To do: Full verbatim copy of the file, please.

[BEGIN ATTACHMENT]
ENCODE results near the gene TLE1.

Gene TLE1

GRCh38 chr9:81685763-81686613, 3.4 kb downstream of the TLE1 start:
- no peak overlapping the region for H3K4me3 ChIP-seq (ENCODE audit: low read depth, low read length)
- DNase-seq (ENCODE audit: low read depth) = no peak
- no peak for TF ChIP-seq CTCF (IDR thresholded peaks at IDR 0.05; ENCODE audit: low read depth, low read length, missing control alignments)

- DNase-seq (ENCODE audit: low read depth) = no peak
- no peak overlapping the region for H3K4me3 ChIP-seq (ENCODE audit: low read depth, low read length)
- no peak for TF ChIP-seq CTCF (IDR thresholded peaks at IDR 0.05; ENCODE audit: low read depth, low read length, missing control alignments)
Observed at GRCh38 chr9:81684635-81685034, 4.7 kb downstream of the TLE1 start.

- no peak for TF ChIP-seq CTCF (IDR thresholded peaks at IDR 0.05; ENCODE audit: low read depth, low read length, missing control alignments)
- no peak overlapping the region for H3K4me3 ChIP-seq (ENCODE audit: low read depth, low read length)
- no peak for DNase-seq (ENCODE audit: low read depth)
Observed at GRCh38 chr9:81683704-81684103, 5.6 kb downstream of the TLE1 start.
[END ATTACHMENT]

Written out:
ENCODE results near the gene TLE1.

Gene TLE1

GRCh38 chr9:81685763-81686613, 3.4 kb downstream of the TLE1 start:
- no peak overlapping the region for H3K4me3 ChIP-seq (ENCODE audit: low read depth, low read length)
- DNase-seq (ENCODE audit: low read depth) = no peak
- no peak for TF ChIP-seq CTCF (IDR thresholded peaks at IDR 0.05; ENCODE audit: low read depth, low read length, missing control alignments)

- DNase-seq (ENCODE audit: low read depth) = no peak
- no peak overlapping the region for H3K4me3 ChIP-seq (ENCODE audit: low read depth, low read length)
- no peak for TF ChIP-seq CTCF (IDR thresholded peaks at IDR 0.05; ENCODE audit: low read depth, low read length, missing control alignments)
Observed at GRCh38 chr9:81684635-81685034, 4.7 kb downstream of the TLE1 start.

- no peak for TF ChIP-seq CTCF (IDR thresholded peaks at IDR 0.05; ENCODE audit: low read depth, low read length, missing control alignments)
- no peak overlapping the region for H3K4me3 ChIP-seq (ENCODE audit: low read depth, low read length)
- no peak for DNase-seq (ENCODE audit: low read depth)
Observed at GRCh38 chr9:81683704-81684103, 5.6 kb downstream of the TLE1 start.